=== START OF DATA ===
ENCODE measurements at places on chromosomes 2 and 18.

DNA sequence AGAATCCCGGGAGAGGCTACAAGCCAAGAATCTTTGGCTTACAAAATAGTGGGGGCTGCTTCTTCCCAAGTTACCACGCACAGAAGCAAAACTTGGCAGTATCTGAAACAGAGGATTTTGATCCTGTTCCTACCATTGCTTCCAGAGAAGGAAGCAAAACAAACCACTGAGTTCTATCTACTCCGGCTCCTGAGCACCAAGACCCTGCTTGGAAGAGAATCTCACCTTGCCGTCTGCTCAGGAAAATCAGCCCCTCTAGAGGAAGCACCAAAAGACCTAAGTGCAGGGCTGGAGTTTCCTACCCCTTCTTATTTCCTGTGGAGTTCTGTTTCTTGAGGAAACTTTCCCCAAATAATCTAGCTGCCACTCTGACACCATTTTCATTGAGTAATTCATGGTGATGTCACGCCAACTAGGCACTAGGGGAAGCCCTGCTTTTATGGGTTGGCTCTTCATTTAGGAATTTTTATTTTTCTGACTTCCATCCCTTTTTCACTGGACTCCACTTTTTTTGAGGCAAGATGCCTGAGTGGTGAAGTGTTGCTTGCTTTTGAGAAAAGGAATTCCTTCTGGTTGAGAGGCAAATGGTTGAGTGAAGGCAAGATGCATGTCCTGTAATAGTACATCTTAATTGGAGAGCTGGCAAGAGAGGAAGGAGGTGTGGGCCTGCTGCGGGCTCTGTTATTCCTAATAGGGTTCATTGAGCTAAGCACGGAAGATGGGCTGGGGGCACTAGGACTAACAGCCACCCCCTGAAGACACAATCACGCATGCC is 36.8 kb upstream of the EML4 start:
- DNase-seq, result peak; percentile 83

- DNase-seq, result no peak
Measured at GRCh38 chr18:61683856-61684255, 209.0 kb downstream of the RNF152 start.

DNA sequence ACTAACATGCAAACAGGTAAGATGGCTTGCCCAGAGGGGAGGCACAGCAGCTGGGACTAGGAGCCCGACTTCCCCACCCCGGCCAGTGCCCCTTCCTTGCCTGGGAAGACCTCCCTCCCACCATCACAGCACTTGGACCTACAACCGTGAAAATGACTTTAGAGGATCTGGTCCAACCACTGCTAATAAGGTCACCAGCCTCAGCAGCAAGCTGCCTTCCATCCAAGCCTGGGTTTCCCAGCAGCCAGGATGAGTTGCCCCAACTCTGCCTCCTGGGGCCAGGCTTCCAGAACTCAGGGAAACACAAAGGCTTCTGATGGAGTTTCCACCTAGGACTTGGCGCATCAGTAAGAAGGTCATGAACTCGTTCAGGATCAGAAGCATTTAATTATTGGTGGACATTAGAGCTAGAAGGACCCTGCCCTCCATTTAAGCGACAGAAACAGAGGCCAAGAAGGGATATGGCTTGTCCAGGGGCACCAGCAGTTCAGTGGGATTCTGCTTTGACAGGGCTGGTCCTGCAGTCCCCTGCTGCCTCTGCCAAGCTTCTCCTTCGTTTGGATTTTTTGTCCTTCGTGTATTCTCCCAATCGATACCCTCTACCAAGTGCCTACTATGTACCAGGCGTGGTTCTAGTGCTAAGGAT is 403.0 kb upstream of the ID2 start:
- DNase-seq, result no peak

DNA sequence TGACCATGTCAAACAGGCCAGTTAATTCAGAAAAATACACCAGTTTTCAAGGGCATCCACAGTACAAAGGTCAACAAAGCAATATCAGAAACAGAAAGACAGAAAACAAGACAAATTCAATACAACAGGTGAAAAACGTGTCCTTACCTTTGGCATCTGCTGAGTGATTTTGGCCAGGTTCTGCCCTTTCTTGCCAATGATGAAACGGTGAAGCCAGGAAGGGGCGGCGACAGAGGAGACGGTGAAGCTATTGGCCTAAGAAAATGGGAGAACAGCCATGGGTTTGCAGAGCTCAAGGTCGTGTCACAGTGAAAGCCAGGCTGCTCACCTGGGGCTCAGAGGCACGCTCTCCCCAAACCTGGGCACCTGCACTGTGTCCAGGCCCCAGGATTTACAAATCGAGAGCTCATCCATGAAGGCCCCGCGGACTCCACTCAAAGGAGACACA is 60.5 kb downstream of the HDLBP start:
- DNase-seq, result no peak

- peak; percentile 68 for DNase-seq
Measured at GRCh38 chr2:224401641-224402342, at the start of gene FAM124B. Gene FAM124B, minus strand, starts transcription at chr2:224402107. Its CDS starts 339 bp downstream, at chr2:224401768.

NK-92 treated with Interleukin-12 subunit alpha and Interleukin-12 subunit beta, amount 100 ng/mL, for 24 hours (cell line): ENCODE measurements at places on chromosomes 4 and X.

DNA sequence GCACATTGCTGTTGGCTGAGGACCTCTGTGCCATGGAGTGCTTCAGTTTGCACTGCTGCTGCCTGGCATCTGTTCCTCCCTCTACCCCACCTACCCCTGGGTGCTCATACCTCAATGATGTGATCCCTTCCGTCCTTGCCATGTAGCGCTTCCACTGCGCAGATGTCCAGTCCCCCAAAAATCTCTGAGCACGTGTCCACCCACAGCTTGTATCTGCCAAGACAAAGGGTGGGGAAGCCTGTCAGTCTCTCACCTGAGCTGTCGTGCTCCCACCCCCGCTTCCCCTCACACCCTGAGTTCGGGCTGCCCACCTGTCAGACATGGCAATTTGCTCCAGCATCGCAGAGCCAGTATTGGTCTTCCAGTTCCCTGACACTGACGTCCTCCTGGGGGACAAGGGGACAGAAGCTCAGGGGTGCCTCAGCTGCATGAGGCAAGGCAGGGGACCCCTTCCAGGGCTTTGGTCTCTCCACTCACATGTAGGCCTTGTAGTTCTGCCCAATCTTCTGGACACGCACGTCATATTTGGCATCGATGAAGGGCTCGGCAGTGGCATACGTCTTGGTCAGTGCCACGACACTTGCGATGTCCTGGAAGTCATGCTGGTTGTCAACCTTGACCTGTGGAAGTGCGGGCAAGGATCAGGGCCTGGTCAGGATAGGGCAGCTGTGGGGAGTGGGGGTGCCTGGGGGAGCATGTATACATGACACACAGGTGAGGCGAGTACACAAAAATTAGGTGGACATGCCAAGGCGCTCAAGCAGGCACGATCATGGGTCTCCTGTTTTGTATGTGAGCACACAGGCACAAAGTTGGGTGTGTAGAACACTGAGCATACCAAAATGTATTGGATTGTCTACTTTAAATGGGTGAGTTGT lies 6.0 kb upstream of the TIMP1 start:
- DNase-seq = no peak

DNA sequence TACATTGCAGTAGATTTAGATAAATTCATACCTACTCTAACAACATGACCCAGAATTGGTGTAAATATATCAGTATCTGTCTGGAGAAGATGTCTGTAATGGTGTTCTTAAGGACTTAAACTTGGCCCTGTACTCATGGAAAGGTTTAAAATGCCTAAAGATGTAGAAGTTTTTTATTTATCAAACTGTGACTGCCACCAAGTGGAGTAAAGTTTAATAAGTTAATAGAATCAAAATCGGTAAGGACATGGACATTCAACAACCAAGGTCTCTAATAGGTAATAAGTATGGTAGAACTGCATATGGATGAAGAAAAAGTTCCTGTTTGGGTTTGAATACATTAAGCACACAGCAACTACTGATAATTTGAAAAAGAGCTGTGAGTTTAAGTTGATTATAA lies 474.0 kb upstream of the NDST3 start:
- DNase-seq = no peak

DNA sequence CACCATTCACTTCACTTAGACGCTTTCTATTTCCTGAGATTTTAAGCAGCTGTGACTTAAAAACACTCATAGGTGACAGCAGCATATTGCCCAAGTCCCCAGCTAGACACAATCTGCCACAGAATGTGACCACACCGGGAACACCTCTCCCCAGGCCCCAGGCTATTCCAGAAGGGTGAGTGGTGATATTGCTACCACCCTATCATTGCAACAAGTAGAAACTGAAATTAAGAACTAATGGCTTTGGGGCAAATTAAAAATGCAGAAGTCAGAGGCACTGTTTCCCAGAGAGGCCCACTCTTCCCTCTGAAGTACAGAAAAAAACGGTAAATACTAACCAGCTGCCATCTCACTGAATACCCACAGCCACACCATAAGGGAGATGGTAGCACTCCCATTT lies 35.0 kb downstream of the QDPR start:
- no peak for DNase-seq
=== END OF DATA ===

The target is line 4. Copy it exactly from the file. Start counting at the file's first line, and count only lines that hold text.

- DNase-seq, result no peak